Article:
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Extension Complexity of Independent Set Polytopes

Mika Göös, Rahul Jain, Thomas Watson

2018
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SIAM journal on computing (Print)
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We exhibit an n-node graph whose independent set polytope requires extended formulations of size exponential in Ω(n/ log n). Previously, no explicit examples of n-dimensional 0/1-polytopes were known with extension complexity larger than exponential in Θ( √ n). Our construction is inspired by a relatively little-known connection between extended formulations and (monotone) circuit depth. Our approach Curiously enough, an analogous √ n-frontier existed in the seemingly unrelated field of
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... circuits: Raz and Wigderson [RW92] proved an Ω(m) lower bound for the depth of any monotone circuit computing the matching function on m 2 input bits. This remained the largest monotone depth bound for an explicit function until the recent work of Göös and Pitassi [GP14], who exhibited a function with monotone depth Ω(n/ log n). In short, our idea is to prove an extension complexity analogue of this latter result. The conceptual inspiration for our construction is a relatively little-known connection between Karchmer-Wigderson games [KW88] (which characterize circuit depth) and extended formulations. This "KW/EF connection" (see Section 2 for details) was pointed out by Hrubeš [Hru12] as a nonnegative analogue of a classic rank-based method of Razborov [Raz90] . In this work, we focus only on the monotone setting. For any monotone f : {0, 1} n → {0, 1} we can study the convex hull of its 1-inputs, namely, the polytope The upshot of the KW/EF connection is that extension complexity lower bounds for F follow from a certain type of strengthening of monotone depth lower bounds for f . For example, using this connection, it turns out that Rothvoß's result [Rot14] implies the result of Raz and Wigderson [RW92] in a simple black-box fashion (Section 2.3). Our main technical result is to strengthen the existing monotone depth lower bound from [GP14] into a lower bound for the associated polytope (though we employ substantially different techniques than were used in that paper). The key communication search problem studied in [GP14] is a communication version of the well-known Tseitin problem (see Section 3 for definitions), which has especially deep roots in proof complexity (e.g., [Juk12, §18.7]) and has also been studied in query complexity [LNNW95] . We use information complexity techniques to prove the required Ω(n/ log n) communication lower bound for the relevant variant of the Tseitin problem; information theoretic tools have been used in extension complexity several times [BM13, BP13, BP15]. One relevant work is Huynh and Nordström [HN12] (predecessor to [GP14]), whose information complexity arguments we extend in this work. (Instead of using information complexity, an alternative seemingly promising approach would be to "lift" a strong enough query complexity lower bound for Tseitin into communication complexity. Unfortunately, this approach runs into problems due to limitations in existing query-tocommunication simulation theorems; we discuss this in Section 7.) Theorem 1 follows by reductions from the result for Tseitin (Section 4). Indeed, it was known that the Tseitin problem reduces to the monotone KW game associated with an f : {0, 1} O(n) → {0, 1} that encodes (in a monotone fashion) a certain CSP satisfiability problem. This gives us an extension complexity lower bound for the (explicit) polytope F := conv f −1 (1). As a final step, we give a reduction from F to an independent set polytope. Background Let M be a nonnegative matrix. The nonnegative rank of M , denoted rk + (M ), is the minimum r such that M can be decomposed as a sum i∈[r] R i where each R i is a rank-1 nonnegative matrix. Randomized protocols. Faenza et al. [FFGT14] observed that a nonnegative rank decomposition can be naturally interpreted as a type of randomized protocol that computes the matrix M "in expectation". We phrase this connection precisely as follows: log rk + (M ) + Θ(1) is the minimum communication cost of a private-coin protocol Π whose acceptance probability on each input (x, y)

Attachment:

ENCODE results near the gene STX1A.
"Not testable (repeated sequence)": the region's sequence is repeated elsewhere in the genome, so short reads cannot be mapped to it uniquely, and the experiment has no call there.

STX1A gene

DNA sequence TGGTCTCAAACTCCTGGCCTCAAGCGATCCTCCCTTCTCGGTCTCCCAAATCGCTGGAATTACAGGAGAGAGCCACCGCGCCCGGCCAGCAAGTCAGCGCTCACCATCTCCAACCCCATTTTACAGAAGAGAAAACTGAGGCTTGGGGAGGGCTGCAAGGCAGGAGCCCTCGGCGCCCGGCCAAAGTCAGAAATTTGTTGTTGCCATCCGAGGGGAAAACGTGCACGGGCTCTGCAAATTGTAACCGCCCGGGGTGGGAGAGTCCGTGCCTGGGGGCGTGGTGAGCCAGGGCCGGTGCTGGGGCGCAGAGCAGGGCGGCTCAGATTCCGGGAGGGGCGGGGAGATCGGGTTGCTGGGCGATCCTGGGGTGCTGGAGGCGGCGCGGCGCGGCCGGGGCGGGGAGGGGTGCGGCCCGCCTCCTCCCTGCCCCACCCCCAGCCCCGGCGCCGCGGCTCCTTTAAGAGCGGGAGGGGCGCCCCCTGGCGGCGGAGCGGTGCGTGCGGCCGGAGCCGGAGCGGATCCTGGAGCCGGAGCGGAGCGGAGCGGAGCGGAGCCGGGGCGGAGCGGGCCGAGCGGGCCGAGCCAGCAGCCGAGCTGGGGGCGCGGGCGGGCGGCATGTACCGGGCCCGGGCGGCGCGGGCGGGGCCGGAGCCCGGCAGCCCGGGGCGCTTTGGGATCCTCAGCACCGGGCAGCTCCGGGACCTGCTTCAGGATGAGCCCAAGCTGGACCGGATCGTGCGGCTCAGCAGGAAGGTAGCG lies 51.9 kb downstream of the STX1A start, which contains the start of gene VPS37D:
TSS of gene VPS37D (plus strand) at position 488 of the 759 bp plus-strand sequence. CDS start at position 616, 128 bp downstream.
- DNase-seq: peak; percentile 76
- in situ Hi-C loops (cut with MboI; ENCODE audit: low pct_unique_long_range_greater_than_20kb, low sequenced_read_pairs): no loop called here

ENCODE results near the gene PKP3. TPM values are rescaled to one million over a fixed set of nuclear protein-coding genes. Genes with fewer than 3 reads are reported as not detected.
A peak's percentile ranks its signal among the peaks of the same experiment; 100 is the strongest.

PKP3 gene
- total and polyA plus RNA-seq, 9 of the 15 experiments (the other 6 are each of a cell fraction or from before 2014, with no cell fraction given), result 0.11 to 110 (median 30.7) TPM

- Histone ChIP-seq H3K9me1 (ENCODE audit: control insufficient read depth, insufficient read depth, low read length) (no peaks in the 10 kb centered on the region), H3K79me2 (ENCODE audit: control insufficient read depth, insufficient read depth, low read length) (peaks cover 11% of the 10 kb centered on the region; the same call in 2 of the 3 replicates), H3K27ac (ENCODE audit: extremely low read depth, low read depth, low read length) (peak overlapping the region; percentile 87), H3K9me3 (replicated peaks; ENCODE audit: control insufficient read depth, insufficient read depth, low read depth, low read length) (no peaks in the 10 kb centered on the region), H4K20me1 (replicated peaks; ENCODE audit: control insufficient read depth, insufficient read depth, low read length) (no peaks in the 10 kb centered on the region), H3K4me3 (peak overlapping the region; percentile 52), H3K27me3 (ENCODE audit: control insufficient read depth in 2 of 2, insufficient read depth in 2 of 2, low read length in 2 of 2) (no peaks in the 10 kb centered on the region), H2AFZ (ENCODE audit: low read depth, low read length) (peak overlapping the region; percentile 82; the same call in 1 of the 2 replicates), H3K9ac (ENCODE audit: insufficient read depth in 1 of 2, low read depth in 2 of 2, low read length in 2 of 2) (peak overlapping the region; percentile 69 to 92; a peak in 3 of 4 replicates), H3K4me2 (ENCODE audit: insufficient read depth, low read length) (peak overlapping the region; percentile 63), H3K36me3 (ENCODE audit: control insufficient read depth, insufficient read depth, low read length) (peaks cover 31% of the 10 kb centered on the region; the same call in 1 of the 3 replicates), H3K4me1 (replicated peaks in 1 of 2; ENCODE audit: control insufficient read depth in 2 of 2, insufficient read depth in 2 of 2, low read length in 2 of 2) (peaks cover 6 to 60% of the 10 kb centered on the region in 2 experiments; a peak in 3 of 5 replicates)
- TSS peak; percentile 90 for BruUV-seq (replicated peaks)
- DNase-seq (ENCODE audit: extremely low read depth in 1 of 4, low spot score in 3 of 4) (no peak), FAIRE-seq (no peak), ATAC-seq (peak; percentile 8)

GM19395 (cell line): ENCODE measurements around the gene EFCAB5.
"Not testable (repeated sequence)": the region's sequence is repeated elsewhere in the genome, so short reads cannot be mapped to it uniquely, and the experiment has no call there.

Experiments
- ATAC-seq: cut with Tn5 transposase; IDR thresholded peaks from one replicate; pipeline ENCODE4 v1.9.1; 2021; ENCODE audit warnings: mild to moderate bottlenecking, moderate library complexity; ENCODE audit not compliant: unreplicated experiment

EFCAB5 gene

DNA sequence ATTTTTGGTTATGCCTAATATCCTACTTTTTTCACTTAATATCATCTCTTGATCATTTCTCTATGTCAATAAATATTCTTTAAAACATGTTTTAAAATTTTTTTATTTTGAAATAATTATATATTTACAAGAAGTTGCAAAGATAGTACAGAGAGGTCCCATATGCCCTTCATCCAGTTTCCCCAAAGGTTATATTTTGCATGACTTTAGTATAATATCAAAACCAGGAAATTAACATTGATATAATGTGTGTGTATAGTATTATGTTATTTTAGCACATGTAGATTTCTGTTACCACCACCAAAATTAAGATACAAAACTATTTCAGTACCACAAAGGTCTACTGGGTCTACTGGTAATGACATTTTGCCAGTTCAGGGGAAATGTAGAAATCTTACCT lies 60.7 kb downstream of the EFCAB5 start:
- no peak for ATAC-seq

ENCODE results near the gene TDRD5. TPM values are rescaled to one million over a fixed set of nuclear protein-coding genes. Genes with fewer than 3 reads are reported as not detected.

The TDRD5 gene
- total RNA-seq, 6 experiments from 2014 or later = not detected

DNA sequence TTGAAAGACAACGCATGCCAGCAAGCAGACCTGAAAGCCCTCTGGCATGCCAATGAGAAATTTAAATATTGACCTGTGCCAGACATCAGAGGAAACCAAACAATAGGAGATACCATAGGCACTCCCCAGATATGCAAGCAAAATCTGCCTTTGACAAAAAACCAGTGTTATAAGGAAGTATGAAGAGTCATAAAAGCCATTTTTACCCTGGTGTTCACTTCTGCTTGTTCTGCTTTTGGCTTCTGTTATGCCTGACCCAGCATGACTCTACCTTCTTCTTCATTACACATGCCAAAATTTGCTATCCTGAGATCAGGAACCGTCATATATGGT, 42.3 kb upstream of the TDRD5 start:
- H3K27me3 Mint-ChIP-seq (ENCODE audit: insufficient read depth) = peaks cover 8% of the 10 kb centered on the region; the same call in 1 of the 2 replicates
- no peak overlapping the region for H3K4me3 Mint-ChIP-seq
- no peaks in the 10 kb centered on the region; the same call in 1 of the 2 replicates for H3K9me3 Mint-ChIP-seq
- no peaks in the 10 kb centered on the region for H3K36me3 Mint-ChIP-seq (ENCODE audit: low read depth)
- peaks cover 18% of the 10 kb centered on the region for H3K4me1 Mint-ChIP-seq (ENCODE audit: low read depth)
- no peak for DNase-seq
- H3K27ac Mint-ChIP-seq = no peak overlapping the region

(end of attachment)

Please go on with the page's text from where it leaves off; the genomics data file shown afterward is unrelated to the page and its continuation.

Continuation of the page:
doi:10.1137/16m109884x
fatcat:zzxykn7kojbhjc4f7nxebzs43e